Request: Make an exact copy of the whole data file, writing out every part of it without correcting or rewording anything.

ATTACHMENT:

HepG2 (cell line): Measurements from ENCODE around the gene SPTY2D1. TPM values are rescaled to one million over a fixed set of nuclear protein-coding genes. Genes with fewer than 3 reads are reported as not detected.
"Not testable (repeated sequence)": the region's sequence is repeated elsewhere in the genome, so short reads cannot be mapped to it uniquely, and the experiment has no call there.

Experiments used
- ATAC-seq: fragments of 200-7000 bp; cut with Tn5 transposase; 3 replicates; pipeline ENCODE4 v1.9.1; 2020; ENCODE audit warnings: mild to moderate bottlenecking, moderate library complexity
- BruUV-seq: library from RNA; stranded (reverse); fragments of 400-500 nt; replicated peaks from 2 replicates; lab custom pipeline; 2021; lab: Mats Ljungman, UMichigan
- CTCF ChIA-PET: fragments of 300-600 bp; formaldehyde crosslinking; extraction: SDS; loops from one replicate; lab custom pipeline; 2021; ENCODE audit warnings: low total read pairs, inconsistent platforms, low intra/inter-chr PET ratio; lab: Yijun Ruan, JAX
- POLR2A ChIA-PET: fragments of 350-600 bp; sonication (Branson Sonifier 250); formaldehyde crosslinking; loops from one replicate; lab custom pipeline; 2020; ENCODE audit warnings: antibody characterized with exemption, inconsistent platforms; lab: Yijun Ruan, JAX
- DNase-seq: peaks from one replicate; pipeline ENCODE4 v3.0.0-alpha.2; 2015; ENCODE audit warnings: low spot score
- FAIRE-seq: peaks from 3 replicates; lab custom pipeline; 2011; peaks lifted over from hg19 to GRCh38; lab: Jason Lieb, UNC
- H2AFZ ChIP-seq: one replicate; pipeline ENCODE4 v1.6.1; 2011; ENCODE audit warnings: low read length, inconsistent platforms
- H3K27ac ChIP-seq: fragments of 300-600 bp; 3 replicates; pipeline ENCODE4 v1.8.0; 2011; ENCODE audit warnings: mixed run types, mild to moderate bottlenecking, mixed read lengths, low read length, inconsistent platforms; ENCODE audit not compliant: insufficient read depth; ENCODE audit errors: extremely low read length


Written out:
HepG2 (cell line): Measurements from ENCODE around the gene SPTY2D1. TPM values are rescaled to one million over a fixed set of nuclear protein-coding genes. Genes with fewer than 3 reads are reported as not detected.
"Not testable (repeated sequence)": the region's sequence is repeated elsewhere in the genome, so short reads cannot be mapped to it uniquely, and the experiment has no call there.

Experiments used
- ATAC-seq: fragments of 200-7000 bp; cut with Tn5 transposase; 3 replicates; pipeline ENCODE4 v1.9.1; 2020; ENCODE audit warnings: mild to moderate bottlenecking, moderate library complexity
- BruUV-seq: library from RNA; stranded (reverse); fragments of 400-500 nt; replicated peaks from 2 replicates; lab custom pipeline; 2021; lab: Mats Ljungman, UMichigan
- CTCF ChIA-PET: fragments of 300-600 bp; formaldehyde crosslinking; extraction: SDS; loops from one replicate; lab custom pipeline; 2021; ENCODE audit warnings: low total read pairs, inconsistent platforms, low intra/inter-chr PET ratio; lab: Yijun Ruan, JAX
- POLR2A ChIA-PET: fragments of 350-600 bp; sonication (Branson Sonifier 250); formaldehyde crosslinking; loops from one replicate; lab custom pipeline; 2020; ENCODE audit warnings: antibody characterized with exemption, inconsistent platforms; lab: Yijun Ruan, JAX
- DNase-seq: peaks from one replicate; pipeline ENCODE4 v3.0.0-alpha.2; 2015; ENCODE audit warnings: low spot score
- FAIRE-seq: peaks from 3 replicates; lab custom pipeline; 2011; peaks lifted over from hg19 to GRCh38; lab: Jason Lieb, UNC
- H2AFZ ChIP-seq: one replicate; pipeline ENCODE4 v1.6.1; 2011; ENCODE audit warnings: low read length, inconsistent platforms
- H3K27ac ChIP-seq: fragments of 300-600 bp; 3 replicates; pipeline ENCODE4 v1.8.0; 2011; ENCODE audit warnings: mixed run types, mild to moderate bottlenecking, mixed read lengths, low read length, inconsistent platforms; ENCODE audit not compliant: insufficient read depth; ENCODE audit errors: extremely low read length